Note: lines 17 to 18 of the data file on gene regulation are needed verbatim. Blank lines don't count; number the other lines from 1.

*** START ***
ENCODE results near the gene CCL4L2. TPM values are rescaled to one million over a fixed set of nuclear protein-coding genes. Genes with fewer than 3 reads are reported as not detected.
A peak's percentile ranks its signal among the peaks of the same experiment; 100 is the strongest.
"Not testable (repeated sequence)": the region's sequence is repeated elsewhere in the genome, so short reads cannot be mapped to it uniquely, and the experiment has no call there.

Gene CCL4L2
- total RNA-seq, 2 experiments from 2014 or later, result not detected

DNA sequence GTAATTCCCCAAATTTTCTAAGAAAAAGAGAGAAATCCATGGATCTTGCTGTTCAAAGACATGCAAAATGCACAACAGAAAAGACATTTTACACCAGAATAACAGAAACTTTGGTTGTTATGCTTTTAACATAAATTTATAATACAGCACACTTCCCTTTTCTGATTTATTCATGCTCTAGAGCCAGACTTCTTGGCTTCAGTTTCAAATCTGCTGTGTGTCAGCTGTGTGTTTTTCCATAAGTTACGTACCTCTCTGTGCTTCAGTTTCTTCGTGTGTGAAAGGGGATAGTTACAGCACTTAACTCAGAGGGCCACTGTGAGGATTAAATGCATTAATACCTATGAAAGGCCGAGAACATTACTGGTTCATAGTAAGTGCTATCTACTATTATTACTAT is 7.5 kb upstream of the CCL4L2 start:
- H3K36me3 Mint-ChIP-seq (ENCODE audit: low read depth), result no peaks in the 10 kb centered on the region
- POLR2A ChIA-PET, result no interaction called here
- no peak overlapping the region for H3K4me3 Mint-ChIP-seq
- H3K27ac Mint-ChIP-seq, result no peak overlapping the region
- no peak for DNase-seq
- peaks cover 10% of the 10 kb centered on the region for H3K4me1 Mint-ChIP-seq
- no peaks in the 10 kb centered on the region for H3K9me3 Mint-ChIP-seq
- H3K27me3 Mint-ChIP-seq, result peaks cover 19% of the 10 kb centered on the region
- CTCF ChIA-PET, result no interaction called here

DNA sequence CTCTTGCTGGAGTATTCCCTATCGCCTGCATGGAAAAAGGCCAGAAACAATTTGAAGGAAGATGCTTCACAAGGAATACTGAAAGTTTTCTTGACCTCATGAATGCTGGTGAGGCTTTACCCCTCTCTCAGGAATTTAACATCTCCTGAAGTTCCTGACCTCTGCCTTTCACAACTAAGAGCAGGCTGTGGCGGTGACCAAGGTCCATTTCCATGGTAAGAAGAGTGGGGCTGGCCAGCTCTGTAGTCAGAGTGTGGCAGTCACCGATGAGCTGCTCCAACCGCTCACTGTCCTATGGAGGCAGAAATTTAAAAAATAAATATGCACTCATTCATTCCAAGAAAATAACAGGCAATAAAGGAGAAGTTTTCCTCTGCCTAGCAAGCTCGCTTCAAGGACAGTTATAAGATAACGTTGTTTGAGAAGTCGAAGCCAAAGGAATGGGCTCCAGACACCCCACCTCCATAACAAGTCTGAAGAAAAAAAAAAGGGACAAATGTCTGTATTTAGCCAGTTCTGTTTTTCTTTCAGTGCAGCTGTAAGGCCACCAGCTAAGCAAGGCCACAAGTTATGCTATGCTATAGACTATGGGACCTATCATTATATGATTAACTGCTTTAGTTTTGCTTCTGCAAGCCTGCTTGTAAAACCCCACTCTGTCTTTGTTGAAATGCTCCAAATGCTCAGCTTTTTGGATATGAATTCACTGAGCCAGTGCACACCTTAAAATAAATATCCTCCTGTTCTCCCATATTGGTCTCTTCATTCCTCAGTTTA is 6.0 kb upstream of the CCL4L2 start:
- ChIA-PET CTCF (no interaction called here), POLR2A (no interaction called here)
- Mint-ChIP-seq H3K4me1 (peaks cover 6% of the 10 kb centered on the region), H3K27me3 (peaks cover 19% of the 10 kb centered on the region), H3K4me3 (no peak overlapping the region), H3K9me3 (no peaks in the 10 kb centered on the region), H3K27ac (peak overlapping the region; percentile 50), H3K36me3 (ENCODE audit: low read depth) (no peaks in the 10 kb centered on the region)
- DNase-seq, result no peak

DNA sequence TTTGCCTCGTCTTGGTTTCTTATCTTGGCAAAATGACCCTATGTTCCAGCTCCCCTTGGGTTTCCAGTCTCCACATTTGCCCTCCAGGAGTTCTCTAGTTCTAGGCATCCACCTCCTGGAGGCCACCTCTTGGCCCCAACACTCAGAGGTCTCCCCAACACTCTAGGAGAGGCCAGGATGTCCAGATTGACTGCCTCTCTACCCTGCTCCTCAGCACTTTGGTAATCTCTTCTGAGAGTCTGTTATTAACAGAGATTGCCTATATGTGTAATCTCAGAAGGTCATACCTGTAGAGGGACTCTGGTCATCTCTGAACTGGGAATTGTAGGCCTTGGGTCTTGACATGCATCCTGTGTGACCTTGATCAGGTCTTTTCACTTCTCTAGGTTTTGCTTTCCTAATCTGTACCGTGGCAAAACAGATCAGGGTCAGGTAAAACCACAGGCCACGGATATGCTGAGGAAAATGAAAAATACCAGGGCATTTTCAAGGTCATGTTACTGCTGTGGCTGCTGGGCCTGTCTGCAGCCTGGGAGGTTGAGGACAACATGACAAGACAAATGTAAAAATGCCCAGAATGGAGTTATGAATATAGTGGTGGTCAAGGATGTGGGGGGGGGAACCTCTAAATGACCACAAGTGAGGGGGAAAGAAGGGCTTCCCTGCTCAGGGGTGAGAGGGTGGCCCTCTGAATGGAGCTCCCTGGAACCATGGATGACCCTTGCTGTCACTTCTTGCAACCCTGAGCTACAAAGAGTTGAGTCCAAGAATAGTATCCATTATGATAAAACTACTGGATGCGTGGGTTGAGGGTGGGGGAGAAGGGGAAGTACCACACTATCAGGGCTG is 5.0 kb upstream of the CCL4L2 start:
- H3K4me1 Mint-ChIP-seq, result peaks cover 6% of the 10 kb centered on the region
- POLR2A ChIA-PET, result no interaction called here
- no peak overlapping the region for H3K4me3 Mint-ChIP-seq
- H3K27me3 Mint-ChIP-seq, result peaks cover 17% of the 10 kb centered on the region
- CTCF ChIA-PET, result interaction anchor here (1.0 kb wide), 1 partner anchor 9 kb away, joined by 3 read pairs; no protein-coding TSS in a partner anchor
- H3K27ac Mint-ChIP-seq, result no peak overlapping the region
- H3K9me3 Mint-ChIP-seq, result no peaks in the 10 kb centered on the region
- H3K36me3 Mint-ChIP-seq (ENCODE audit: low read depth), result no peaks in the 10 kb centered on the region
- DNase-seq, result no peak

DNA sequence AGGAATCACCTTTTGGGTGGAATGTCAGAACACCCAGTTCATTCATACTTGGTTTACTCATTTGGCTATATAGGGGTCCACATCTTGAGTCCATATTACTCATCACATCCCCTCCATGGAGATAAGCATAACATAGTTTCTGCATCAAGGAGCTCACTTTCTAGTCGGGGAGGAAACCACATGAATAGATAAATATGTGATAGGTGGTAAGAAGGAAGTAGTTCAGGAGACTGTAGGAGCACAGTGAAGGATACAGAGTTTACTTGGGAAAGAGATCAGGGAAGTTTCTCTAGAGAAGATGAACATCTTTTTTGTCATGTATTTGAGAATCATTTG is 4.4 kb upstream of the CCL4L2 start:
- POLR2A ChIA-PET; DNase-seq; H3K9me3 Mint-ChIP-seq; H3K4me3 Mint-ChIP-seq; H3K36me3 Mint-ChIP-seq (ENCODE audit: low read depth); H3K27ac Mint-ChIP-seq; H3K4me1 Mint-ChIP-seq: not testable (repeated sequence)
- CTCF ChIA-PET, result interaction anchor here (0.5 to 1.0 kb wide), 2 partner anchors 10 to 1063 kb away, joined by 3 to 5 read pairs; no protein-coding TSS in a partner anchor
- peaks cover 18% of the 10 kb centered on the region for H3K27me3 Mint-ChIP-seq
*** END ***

- ChIA-PET CTCF (no interaction called here), POLR2A (no interaction called here)
- Mint-ChIP-seq H3K4me1 (peaks cover 6% of the 10 kb centered on the region), H3K27me3 (peaks cover 19% of the 10 kb centered on the region), H3K4me3 (no peak overlapping the region), H3K9me3 (no peaks in the 10 kb centered on the region), H3K27ac (peak overlapping the region; percentile 50), H3K36me3 (ENCODE audit: low read depth) (no peaks in the 10 kb centered on the region)